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RE: draft-hoffman-utf16-01.txt available

From: Francois Yergeau <yergeau@alis.com>
Date: Tue, 02 Feb 1999 15:34:14 -0500
To: Larry Masinter <masinter@parc.xerox.com>
Cc: "Martin J. Duerst" <duerst@w3.org>, Paul Hoffman / IMC <phoffman@imc.org>, MURATA Makoto <murata@apsdc.ksp.fujixerox.co.jp>, ietf-charsets@iana.org
Message-id: <>
À 12:10 02/02/99 -0800, Larry Masinter a écrit :
>I think this is the only position consistent with having
>three different charset registrations: "BOM should not
>be sent with UTF-16BE or UTF-16LE, only with UTF-16."

Labelling UTF-16BE (or LE) and then sending a BOM is not inconsistent, it's
only redundant.

And this redundance can be useful.  The explicit label lets the recipient
of a MIME object know the endianness without looking inside, which is good.
 But if the object is then moved elsewhere by a non-MIME protocol (FTP,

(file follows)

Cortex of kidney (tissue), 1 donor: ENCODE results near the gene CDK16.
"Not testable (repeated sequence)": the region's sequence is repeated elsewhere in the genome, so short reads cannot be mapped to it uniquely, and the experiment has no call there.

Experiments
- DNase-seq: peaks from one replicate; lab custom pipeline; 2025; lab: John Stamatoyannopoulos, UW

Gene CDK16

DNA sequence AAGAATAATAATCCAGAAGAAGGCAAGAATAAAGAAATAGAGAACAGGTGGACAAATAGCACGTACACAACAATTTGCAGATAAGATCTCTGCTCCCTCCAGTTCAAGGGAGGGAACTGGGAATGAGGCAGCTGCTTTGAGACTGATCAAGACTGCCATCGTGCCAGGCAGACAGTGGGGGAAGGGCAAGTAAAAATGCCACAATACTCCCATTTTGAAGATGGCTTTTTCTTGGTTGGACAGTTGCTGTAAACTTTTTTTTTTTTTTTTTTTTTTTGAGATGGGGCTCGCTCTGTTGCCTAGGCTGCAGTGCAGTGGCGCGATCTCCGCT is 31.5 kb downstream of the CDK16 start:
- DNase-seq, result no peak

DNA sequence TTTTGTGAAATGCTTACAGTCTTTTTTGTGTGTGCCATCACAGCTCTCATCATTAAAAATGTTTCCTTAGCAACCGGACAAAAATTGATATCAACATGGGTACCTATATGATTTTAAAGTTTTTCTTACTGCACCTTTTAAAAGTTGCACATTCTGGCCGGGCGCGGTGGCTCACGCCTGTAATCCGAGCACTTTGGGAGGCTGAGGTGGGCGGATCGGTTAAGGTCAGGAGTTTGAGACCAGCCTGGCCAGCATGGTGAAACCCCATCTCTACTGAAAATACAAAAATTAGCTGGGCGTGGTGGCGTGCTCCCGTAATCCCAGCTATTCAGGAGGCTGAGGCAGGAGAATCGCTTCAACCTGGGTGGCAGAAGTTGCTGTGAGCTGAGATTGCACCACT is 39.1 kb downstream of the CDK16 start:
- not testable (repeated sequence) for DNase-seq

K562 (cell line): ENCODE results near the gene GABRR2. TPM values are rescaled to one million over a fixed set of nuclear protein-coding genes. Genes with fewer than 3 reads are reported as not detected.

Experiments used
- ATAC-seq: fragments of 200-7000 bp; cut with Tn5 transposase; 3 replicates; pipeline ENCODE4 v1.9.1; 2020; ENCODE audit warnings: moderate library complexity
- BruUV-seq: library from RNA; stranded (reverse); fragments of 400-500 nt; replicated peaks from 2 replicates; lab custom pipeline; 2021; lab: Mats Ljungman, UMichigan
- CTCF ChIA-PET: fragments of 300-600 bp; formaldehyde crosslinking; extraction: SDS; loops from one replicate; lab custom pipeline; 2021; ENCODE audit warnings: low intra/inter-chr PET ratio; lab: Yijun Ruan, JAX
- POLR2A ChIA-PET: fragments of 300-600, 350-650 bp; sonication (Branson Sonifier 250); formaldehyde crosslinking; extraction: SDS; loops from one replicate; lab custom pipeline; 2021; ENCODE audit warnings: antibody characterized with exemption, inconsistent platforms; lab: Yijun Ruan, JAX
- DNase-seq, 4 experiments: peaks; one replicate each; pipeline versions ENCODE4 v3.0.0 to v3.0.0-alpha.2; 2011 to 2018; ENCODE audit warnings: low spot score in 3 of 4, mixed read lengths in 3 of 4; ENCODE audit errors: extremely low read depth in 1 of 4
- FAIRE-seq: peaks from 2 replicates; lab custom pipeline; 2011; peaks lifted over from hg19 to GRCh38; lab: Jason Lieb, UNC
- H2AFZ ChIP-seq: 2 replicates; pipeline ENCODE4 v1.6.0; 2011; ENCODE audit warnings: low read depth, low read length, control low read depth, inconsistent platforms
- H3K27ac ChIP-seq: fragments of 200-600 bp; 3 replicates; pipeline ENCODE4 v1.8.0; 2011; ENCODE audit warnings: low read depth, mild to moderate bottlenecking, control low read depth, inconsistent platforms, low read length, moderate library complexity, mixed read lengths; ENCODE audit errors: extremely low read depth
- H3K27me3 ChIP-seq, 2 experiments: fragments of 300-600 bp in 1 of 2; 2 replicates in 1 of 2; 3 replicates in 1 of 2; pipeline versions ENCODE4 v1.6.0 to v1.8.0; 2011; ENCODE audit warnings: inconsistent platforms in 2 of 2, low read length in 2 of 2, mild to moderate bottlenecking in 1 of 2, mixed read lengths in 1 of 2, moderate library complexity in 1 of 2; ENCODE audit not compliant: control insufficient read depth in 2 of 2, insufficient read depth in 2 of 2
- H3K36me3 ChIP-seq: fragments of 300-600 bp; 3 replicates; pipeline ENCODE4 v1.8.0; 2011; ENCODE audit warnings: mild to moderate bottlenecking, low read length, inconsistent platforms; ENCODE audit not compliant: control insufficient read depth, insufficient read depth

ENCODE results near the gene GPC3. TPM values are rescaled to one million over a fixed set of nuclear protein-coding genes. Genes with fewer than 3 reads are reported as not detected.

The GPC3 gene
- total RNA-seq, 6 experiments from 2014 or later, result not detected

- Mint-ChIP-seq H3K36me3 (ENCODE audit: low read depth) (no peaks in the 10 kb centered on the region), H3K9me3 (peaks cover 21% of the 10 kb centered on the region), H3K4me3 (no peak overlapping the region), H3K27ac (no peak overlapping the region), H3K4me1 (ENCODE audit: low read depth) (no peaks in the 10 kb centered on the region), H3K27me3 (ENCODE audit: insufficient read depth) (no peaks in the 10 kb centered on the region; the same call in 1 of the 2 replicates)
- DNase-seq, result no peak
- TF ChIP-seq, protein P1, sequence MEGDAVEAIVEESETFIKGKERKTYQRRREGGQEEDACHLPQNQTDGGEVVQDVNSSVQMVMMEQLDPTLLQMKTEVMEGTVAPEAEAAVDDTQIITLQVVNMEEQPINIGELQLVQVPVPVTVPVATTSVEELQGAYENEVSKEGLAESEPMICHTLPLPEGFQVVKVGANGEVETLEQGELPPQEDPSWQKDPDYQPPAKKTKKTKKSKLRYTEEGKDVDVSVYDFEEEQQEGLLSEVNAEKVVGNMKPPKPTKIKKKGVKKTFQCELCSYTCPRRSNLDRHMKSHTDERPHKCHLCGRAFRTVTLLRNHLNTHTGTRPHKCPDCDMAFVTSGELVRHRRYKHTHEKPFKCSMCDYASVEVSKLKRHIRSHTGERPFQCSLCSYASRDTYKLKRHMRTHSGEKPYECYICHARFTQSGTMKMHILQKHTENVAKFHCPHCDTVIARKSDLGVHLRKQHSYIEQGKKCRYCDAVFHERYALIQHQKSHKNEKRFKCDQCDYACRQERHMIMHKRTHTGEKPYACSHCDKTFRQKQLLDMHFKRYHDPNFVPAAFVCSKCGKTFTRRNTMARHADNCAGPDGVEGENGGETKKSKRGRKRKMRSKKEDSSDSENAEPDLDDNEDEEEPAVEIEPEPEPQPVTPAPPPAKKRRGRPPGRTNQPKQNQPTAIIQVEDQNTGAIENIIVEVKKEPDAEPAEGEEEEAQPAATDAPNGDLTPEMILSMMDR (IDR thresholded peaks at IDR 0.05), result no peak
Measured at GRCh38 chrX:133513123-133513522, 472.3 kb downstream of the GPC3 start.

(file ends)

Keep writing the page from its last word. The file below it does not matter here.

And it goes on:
disk copy, etc.), there is a BOM that the recipient can look at.

Since the problem with BOMs is their ambiguousness -- is it a real BOM or
an intended ZWNBSP? -- I currently lean toward a "SHOULD NOT put a BOM"
unless it's mandatory (such as in XML), in which case it is also unambiguous.

Martin Dürst:
>> We wouldn't have to change XML, only to add a clarification to
>> say that "UTF-16" in the XML spec means only the case
>> charset="UTF-16", and not the others.

That doesn't work.  The producer of an XML entity is not necessarily the
MIME processor that will tag it, and may not know whether the entity will
be tagged UTF-16 or UTF16(BE|LE).  Does it put a BOM?

And further, I happen to think that all XML entities (in UTF-16) having a
BOM is a Good Thing.  The XML spec is designed such that one can always
determine the character encoding without external info, let's keep it that

Received on Tuesday, 2 February 1999 15:39:08 UTC

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